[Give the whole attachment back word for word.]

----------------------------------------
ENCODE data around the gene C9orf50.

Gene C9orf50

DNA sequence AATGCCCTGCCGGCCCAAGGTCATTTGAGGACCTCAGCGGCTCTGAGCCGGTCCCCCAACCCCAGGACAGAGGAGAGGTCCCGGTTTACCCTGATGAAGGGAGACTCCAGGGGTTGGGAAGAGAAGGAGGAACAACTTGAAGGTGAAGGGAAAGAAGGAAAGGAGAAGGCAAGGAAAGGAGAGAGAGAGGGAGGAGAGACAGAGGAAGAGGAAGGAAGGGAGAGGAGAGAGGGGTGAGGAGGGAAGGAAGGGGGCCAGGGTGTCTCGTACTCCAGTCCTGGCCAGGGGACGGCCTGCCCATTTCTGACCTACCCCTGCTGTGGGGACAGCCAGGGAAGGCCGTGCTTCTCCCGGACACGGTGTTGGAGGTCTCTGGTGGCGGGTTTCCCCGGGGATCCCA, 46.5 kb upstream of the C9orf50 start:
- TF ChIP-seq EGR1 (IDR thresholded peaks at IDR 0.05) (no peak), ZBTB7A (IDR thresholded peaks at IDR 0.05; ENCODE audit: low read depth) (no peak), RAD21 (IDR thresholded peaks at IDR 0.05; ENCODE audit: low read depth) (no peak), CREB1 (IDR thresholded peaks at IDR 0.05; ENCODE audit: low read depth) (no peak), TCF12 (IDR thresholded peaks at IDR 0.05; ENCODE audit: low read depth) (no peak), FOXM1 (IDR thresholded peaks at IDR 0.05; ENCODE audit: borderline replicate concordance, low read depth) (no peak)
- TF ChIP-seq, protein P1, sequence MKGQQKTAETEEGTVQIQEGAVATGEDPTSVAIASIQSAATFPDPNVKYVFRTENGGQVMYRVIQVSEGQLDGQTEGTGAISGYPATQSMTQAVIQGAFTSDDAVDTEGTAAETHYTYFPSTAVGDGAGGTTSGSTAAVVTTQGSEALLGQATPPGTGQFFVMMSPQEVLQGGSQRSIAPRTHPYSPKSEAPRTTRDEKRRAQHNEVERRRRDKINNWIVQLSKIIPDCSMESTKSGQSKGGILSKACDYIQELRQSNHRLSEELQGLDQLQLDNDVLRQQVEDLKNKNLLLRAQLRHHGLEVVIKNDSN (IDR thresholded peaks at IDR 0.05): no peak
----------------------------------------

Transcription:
ENCODE data around the gene C9orf50.

Gene C9orf50

DNA sequence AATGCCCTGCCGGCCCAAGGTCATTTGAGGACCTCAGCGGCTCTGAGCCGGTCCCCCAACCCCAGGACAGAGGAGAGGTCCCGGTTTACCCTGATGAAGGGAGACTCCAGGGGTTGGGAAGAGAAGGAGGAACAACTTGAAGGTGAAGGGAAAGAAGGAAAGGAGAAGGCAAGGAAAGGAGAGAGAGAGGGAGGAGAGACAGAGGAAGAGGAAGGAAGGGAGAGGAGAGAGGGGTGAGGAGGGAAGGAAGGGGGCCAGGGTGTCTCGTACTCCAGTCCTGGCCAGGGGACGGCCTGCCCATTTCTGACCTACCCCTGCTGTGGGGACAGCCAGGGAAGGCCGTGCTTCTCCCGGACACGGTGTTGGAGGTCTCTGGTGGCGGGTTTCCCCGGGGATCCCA, 46.5 kb upstream of the C9orf50 start:
- TF ChIP-seq EGR1 (IDR thresholded peaks at IDR 0.05) (no peak), ZBTB7A (IDR thresholded peaks at IDR 0.05; ENCODE audit: low read depth) (no peak), RAD21 (IDR thresholded peaks at IDR 0.05; ENCODE audit: low read depth) (no peak), CREB1 (IDR thresholded peaks at IDR 0.05; ENCODE audit: low read depth) (no peak), TCF12 (IDR thresholded peaks at IDR 0.05; ENCODE audit: low read depth) (no peak), FOXM1 (IDR thresholded peaks at IDR 0.05; ENCODE audit: borderline replicate concordance, low read depth) (no peak)
- TF ChIP-seq, protein P1, sequence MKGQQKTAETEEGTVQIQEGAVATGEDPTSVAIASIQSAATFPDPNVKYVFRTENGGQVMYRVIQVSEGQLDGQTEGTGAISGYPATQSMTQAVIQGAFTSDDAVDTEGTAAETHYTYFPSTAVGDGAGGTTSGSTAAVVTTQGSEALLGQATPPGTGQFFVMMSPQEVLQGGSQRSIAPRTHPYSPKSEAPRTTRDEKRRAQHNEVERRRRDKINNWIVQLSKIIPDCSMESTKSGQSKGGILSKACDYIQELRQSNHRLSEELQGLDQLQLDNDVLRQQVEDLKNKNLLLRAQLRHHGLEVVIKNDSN (IDR thresholded peaks at IDR 0.05): no peak